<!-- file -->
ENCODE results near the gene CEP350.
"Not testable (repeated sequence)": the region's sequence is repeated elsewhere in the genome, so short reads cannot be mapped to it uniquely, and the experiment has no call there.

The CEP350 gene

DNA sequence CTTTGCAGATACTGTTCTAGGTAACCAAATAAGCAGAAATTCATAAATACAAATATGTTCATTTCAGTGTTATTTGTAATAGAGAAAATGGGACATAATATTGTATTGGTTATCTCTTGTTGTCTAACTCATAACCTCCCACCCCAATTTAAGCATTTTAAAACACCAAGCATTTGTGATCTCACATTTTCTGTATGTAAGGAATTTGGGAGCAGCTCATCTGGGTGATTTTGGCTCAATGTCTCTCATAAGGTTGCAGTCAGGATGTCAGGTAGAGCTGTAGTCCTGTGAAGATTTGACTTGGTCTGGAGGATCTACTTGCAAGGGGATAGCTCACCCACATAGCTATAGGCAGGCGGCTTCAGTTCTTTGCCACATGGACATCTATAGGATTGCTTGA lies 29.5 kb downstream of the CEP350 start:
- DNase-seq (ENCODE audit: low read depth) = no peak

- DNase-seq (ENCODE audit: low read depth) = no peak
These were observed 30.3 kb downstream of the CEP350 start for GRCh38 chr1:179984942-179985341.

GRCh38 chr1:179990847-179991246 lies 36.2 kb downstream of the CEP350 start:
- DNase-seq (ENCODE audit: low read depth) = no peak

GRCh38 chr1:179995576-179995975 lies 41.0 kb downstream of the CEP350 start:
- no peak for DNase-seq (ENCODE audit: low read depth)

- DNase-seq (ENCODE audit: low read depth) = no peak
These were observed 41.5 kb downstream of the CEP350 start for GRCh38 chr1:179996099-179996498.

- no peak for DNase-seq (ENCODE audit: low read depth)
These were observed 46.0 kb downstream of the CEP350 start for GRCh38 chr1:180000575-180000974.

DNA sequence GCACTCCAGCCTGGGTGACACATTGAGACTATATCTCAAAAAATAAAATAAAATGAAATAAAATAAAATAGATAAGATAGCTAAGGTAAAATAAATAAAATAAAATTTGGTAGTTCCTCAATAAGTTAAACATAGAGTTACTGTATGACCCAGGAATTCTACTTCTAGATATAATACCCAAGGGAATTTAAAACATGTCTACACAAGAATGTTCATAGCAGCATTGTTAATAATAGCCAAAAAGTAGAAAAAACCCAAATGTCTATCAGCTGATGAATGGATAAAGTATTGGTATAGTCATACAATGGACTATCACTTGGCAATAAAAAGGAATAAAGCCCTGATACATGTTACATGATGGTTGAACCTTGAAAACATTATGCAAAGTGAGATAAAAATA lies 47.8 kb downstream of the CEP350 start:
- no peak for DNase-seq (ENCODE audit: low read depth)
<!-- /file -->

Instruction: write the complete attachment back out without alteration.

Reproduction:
ENCODE results near the gene CEP350.
"Not testable (repeated sequence)": the region's sequence is repeated elsewhere in the genome, so short reads cannot be mapped to it uniquely, and the experiment has no call there.

The CEP350 gene

DNA sequence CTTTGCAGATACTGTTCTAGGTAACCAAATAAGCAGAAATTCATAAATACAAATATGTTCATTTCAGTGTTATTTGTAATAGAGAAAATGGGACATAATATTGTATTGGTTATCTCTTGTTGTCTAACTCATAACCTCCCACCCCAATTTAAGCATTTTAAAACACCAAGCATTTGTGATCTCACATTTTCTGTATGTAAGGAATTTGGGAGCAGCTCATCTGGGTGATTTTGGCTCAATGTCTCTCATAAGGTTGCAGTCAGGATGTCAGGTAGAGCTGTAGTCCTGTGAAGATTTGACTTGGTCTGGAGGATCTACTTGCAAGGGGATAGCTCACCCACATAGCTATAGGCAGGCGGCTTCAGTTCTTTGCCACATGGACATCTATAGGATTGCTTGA lies 29.5 kb downstream of the CEP350 start:
- DNase-seq (ENCODE audit: low read depth) = no peak

- DNase-seq (ENCODE audit: low read depth) = no peak
These were observed 30.3 kb downstream of the CEP350 start for GRCh38 chr1:179984942-179985341.

GRCh38 chr1:179990847-179991246 lies 36.2 kb downstream of the CEP350 start:
- DNase-seq (ENCODE audit: low read depth) = no peak

GRCh38 chr1:179995576-179995975 lies 41.0 kb downstream of the CEP350 start:
- no peak for DNase-seq (ENCODE audit: low read depth)

- DNase-seq (ENCODE audit: low read depth) = no peak
These were observed 41.5 kb downstream of the CEP350 start for GRCh38 chr1:179996099-179996498.

- no peak for DNase-seq (ENCODE audit: low read depth)
These were observed 46.0 kb downstream of the CEP350 start for GRCh38 chr1:180000575-180000974.

DNA sequence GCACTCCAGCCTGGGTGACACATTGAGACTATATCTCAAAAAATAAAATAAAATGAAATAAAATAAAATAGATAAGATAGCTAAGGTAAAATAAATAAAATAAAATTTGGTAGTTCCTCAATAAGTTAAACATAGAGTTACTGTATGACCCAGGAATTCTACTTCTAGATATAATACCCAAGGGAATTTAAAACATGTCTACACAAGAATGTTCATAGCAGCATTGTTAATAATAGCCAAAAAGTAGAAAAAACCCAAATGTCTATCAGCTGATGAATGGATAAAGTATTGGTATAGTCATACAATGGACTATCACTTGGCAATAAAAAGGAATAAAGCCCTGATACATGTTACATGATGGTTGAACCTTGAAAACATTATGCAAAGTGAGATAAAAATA lies 47.8 kb downstream of the CEP350 start:
- no peak for DNase-seq (ENCODE audit: low read depth)